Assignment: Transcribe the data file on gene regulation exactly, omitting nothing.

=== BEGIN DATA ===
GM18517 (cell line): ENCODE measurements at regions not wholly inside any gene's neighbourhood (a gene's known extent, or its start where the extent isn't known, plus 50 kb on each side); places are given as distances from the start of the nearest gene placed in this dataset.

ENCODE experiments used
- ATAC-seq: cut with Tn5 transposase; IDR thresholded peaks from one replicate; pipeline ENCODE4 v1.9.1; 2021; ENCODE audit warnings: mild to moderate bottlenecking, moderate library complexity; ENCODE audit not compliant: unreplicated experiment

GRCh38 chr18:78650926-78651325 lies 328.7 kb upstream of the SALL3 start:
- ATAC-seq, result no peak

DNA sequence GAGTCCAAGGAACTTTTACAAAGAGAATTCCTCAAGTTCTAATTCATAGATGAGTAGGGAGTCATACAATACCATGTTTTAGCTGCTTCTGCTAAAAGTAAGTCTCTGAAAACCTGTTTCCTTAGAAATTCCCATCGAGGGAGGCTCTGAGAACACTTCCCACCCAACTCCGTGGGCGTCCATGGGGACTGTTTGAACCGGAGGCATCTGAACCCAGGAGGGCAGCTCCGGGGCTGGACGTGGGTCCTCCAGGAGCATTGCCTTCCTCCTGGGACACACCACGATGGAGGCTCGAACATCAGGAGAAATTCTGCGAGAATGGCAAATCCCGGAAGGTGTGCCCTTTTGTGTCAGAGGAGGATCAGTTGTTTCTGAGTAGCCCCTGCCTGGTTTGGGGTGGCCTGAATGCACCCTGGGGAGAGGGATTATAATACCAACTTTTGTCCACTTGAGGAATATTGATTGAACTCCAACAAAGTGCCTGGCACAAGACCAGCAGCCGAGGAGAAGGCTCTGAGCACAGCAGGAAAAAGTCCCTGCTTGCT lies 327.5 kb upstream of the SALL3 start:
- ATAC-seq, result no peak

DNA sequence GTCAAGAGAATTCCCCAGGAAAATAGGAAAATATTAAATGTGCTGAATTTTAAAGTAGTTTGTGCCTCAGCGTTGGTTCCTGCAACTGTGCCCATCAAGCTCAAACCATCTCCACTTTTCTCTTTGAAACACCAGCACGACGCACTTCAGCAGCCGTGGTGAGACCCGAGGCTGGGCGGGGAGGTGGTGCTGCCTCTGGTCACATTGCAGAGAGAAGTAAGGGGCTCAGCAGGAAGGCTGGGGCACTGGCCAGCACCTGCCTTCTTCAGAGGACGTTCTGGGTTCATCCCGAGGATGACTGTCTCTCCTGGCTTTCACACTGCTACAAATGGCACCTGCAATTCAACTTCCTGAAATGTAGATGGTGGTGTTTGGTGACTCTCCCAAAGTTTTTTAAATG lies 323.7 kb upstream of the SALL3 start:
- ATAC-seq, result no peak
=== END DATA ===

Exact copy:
GM18517 (cell line): ENCODE measurements at regions not wholly inside any gene's neighbourhood (a gene's known extent, or its start where the extent isn't known, plus 50 kb on each side); places are given as distances from the start of the nearest gene placed in this dataset.

ENCODE experiments used
- ATAC-seq: cut with Tn5 transposase; IDR thresholded peaks from one replicate; pipeline ENCODE4 v1.9.1; 2021; ENCODE audit warnings: mild to moderate bottlenecking, moderate library complexity; ENCODE audit not compliant: unreplicated experiment

GRCh38 chr18:78650926-78651325 lies 328.7 kb upstream of the SALL3 start:
- ATAC-seq, result no peak

DNA sequence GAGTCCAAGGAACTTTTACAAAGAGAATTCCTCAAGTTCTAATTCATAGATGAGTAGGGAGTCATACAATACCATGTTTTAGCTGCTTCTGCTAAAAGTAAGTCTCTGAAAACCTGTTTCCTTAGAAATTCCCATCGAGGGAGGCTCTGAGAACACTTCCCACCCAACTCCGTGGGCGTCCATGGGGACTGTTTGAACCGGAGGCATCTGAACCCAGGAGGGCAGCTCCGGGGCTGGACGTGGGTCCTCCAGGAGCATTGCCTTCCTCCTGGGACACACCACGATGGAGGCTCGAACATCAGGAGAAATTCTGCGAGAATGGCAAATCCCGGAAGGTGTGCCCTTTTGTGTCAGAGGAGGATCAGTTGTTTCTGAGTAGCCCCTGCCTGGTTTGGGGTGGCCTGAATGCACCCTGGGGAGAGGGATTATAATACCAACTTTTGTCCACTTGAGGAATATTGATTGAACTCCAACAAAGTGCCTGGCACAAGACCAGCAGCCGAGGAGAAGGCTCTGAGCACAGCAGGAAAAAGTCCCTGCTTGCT lies 327.5 kb upstream of the SALL3 start:
- ATAC-seq, result no peak

DNA sequence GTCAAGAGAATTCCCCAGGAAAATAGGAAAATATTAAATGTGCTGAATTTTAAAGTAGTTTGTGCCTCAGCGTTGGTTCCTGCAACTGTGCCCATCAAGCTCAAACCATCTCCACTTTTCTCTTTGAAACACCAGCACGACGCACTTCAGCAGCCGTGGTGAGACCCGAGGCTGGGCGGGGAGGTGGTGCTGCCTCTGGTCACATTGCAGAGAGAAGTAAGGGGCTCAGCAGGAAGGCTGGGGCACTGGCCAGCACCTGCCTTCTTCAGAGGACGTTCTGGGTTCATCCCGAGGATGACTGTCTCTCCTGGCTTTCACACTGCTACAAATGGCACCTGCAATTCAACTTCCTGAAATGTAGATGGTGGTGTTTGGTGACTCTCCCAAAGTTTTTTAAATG lies 323.7 kb upstream of the SALL3 start:
- ATAC-seq, result no peak